PC Jeweller has partnered with US-based online jeweler Blue Nile to launch products that will be retailed through retail and e-commerce channels. The move will help the companies tap the huge potential in online jewellery market in India. The government is discussing a plan to set up a special zone with tax benefits for diamond import and trading in Mumbai, to try and develop the country’s financial capital as a competitor to Antwerp and Dubai, which are currently trading hubs for the precious stone. Suwarnsparsh Gems and Jewellery is planning its pan-India foray by opening 20 new outlets in cities like Delhi, Kolkata, Hyderabad, Chennai and Ludhiana during the next financial year. Expansion of these outlets would entail an investment of around `12-14 crore including the inventory in these stores and would be funded via a mix of debt and internal accruals.

Concern for the sector

India’s diamond manufacturers have decided to cut production by up to 30 per cent to avoid inventory buildup in a slowing market. After a dismal last quarter, the country’s diamond industry, which accounts for about 80 per cent of the world’s production of polished stones, is facing a gloomy start to the new fiscal, primarily due to a fall in demand for solitaires, or single large pieces of diamond. For the April 2014 to February 2015 period, import of rough diamonds has dropped by 11.52 per cent from the year-ago period to 1314.94 lakh carats. Even though prices of polished diamonds have dropped by 10-15 per cent in the last fiscal, there has not been much pick up in off take.

GJF seeks Centre’s support to promote gems and jewellery industry

The All India Gems and Jewellery Trade Federation (GJF), the national trade federation for the promotion and growth of trade in Gems and Jewellery (G&J) industry across India is hopeful that customs duty reduction on gold imports will happen soon as the government is well aware that higher duties will lead to smuggling which the trade wants to get rid of. With respect to ‘Make in India’ initiatives, GJF has urged the government to make the country a global hub by creating many domestic jewellery manufacturing parks where shared infrastructure facilities can reduce overheads and reduce costs to final customers. ‘If the gems and jewellery sector which contributes around 6 per cent to the GDP and 14 per cent of exports (and employs the 2nd largest number of people after the software industry) gets industry statues, then getting land for factory units in Government owned sites such as SEZs/ MIDC areas, etc. will become easier.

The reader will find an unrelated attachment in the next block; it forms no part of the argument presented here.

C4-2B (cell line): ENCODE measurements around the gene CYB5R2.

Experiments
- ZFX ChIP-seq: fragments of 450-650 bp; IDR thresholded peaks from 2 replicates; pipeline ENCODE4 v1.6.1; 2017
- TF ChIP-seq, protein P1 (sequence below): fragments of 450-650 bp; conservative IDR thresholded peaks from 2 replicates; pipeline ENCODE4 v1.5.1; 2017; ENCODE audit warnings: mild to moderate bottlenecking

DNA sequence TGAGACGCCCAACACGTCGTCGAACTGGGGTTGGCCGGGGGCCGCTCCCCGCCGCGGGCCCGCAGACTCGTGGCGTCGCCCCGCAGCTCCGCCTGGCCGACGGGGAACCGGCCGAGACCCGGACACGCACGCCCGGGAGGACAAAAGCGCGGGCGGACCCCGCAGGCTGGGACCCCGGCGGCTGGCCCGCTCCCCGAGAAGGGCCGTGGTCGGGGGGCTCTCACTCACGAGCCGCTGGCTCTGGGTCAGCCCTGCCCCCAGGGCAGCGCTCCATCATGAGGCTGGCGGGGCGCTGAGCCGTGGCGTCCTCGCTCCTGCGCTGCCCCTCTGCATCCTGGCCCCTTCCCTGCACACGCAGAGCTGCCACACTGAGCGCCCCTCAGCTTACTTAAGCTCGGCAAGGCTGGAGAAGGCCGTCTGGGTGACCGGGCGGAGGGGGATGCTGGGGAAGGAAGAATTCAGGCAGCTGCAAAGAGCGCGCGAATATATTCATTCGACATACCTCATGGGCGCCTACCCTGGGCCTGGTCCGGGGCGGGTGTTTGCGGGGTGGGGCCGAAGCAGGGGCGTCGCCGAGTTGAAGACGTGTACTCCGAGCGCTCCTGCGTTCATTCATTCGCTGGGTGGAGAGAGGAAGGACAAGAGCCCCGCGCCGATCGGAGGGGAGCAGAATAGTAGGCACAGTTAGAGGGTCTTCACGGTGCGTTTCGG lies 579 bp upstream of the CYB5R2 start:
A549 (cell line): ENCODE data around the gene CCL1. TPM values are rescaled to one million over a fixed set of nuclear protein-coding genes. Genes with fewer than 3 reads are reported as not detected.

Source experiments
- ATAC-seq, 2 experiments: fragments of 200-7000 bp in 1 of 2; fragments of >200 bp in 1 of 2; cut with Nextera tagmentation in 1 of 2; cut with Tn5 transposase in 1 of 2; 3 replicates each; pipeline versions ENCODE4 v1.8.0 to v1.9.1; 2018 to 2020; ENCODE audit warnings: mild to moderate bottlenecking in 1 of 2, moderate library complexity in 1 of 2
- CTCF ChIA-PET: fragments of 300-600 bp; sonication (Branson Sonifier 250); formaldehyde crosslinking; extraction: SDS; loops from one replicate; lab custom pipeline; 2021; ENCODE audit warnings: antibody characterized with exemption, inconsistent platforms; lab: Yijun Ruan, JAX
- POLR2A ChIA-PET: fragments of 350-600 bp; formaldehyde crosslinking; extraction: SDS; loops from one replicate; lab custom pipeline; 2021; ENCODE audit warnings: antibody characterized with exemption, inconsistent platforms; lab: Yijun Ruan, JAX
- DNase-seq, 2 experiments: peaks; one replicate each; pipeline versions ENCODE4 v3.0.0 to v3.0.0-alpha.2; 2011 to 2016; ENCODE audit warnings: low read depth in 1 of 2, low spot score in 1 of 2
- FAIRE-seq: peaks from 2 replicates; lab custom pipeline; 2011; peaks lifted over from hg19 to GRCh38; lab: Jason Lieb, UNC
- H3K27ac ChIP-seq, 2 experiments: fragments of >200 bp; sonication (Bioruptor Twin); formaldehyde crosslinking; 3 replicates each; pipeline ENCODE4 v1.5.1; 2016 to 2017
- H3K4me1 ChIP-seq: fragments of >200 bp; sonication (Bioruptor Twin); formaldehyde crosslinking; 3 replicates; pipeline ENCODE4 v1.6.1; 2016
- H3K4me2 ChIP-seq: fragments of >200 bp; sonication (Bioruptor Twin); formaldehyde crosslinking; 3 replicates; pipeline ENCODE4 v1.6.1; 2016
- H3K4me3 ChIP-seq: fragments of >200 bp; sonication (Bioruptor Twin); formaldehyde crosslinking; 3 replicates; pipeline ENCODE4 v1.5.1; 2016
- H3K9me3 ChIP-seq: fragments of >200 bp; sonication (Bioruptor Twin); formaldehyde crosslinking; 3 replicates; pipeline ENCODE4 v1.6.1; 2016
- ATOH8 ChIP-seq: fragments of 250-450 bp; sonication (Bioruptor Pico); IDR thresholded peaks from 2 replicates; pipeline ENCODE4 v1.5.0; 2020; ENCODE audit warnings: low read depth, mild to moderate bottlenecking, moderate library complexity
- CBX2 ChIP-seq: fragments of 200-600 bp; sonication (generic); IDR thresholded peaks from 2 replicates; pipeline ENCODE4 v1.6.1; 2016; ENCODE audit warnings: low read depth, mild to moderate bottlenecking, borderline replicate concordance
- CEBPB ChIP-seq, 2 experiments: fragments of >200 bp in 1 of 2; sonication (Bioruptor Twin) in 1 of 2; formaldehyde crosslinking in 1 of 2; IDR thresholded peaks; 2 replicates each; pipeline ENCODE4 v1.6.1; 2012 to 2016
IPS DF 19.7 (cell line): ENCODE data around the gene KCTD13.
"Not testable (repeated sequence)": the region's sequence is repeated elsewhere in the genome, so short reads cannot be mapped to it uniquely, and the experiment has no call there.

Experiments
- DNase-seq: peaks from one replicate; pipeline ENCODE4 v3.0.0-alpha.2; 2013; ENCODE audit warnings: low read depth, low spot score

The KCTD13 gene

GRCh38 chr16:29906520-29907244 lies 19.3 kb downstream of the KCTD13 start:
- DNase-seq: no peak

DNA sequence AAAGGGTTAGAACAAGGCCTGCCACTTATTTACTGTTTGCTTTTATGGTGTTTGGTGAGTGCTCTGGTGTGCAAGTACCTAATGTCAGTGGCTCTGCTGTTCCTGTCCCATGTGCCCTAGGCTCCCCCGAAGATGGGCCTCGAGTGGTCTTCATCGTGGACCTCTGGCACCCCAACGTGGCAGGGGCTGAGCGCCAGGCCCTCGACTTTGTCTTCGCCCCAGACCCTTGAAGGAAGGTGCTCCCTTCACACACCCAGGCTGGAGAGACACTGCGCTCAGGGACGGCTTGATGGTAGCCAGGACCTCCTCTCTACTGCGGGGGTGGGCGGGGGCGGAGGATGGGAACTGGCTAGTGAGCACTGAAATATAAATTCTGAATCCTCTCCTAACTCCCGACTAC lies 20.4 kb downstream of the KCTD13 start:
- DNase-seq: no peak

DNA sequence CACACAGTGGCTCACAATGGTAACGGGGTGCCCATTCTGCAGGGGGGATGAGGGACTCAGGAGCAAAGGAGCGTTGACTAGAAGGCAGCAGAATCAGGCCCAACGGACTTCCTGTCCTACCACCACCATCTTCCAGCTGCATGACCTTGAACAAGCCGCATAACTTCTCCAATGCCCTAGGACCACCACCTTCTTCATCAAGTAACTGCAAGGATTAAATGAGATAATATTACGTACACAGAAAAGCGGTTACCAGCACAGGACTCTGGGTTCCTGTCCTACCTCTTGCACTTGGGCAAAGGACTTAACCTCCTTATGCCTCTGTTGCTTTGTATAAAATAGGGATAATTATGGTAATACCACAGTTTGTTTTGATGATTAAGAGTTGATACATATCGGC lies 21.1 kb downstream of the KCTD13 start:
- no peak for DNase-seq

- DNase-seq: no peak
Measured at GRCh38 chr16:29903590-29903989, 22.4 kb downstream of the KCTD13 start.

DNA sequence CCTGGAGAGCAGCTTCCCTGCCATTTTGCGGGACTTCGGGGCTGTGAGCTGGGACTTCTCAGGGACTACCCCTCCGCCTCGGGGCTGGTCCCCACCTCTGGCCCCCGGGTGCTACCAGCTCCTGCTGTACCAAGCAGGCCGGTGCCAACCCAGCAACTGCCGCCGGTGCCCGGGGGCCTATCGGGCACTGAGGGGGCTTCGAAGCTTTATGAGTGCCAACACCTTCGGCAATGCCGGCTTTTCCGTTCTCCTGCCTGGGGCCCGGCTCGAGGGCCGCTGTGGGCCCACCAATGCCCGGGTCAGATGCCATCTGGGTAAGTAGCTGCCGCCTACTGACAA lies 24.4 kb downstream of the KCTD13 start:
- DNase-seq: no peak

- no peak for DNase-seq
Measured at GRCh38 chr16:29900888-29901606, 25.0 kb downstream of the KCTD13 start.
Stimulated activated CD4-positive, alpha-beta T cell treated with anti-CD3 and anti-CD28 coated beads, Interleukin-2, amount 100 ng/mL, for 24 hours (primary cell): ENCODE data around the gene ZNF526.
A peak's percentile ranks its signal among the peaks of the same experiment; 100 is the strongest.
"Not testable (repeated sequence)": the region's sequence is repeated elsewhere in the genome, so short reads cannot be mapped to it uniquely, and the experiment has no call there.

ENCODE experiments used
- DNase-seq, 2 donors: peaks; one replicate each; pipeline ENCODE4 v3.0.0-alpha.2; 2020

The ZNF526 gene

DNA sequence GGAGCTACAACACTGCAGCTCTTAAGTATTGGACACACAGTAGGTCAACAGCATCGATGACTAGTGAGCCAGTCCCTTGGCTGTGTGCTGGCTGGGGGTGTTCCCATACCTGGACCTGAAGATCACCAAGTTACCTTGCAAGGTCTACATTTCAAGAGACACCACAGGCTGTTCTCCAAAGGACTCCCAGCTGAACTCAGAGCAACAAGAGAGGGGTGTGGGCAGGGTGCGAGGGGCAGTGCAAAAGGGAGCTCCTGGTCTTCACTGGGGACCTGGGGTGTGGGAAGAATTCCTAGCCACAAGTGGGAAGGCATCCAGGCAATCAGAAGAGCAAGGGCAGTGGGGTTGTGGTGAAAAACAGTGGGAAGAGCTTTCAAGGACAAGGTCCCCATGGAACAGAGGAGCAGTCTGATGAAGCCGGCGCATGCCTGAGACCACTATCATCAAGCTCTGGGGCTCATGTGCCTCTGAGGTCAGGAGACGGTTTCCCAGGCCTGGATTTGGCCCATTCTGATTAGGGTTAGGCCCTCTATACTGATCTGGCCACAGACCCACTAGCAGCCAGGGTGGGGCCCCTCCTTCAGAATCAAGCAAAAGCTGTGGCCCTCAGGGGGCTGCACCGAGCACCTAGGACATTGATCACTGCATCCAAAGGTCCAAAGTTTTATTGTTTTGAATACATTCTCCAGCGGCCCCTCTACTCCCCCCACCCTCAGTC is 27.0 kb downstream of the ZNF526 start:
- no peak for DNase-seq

Govt tightens norms for gold jewellery to stop circular trading

The government has tightened value-addition and wastage norms for the export of gold jewellery. The new norms will help restrict round-tripping of gold and cut its import of the commodity into the country. Round-tripping refers to import of gold, followed by export, with minor value-addition, to avail of several benefits. It leads to greater import. Round-tripping of gold in the recent years accounted for around 150 tonnes annually; two years ago, it was as high as 200 tonnes. For plain jewellery articles, the wastage norm assumed has been cut from 3.5 to 2.5 per cent, while that for value-addition has been raised from three per cent to four per cent. This adds to the cost of exporting, making round-tripping unviable. Genuine jewellery exports, however, won’t be hit. In 2014-15, star trading and export houses are estimated to have imported about 400 tonnes of gold, with a part of it being exported. Some entities are said to have exported the gold with negligible value-addition.


India is currently the leading diamond cutting and polishing hub of the world and also the largest consumer of polished diamonds behind the US and Japan. The gems and jewellery sector contributes nearly 55 per cent of the world’s net exports of cut and polished diamonds in value, 90 per cent in terms of pieces and 80 per cent in terms of carats. Urbanization and rapidly expanding middle class have triggered Indian consumerism, especially in the gems and jewelry sector. Every 11 of 12 diamonds sold around the globe are processed in India, irrespective of where these are mined. In terms of carat, India’s share in the diamond sector is about 80 per cent of the world market. Meanwhile, the government of India has declared the sector as a focus area for export promotion based on its potential for growth and value addition. The government has recently undertaken various measures to promote investments and to upgrade technology and skills to promote brand India in the international market.

Moreover, the growth of branded retail in India has subsequently led to the growth of organized retail in India. The market share of organized retail (constituted of retail and branded retail) has grown significantly in past few years. The improvement in availability along with the reintroduction of low cost gold metal loans and likely stabilisation of gold prices at lower levels is expected to drive volume growth for jewellers over short to medium term. The demand for jewellery is expected to be significantly supported by the recent positive developments in the industry.

Courtesy: Mint